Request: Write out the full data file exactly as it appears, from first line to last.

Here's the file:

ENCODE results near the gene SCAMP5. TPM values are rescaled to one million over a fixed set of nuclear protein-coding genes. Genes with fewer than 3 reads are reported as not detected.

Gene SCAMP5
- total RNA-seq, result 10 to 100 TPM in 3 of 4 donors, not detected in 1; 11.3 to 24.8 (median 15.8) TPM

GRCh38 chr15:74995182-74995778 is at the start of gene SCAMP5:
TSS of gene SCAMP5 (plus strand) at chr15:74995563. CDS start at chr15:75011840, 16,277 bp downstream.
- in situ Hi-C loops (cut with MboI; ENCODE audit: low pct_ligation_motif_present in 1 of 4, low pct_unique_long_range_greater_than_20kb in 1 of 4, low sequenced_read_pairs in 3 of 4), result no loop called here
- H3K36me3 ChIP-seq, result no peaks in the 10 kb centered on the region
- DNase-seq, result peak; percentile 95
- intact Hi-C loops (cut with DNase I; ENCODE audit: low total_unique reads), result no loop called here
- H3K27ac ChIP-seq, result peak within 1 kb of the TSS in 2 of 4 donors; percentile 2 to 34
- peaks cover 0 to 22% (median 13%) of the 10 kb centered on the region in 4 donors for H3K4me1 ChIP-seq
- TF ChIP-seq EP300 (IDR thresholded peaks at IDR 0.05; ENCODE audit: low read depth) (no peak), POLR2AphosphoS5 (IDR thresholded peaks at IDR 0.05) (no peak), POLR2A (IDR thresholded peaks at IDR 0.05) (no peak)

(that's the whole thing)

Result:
ENCODE results near the gene SCAMP5. TPM values are rescaled to one million over a fixed set of nuclear protein-coding genes. Genes with fewer than 3 reads are reported as not detected.

Gene SCAMP5
- total RNA-seq, result 10 to 100 TPM in 3 of 4 donors, not detected in 1; 11.3 to 24.8 (median 15.8) TPM

GRCh38 chr15:74995182-74995778 is at the start of gene SCAMP5:
TSS of gene SCAMP5 (plus strand) at chr15:74995563. CDS start at chr15:75011840, 16,277 bp downstream.
- in situ Hi-C loops (cut with MboI; ENCODE audit: low pct_ligation_motif_present in 1 of 4, low pct_unique_long_range_greater_than_20kb in 1 of 4, low sequenced_read_pairs in 3 of 4), result no loop called here
- H3K36me3 ChIP-seq, result no peaks in the 10 kb centered on the region
- DNase-seq, result peak; percentile 95
- intact Hi-C loops (cut with DNase I; ENCODE audit: low total_unique reads), result no loop called here
- H3K27ac ChIP-seq, result peak within 1 kb of the TSS in 2 of 4 donors; percentile 2 to 34
- peaks cover 0 to 22% (median 13%) of the 10 kb centered on the region in 4 donors for H3K4me1 ChIP-seq
- TF ChIP-seq EP300 (IDR thresholded peaks at IDR 0.05; ENCODE audit: low read depth) (no peak), POLR2AphosphoS5 (IDR thresholded peaks at IDR 0.05) (no peak), POLR2A (IDR thresholded peaks at IDR 0.05) (no peak)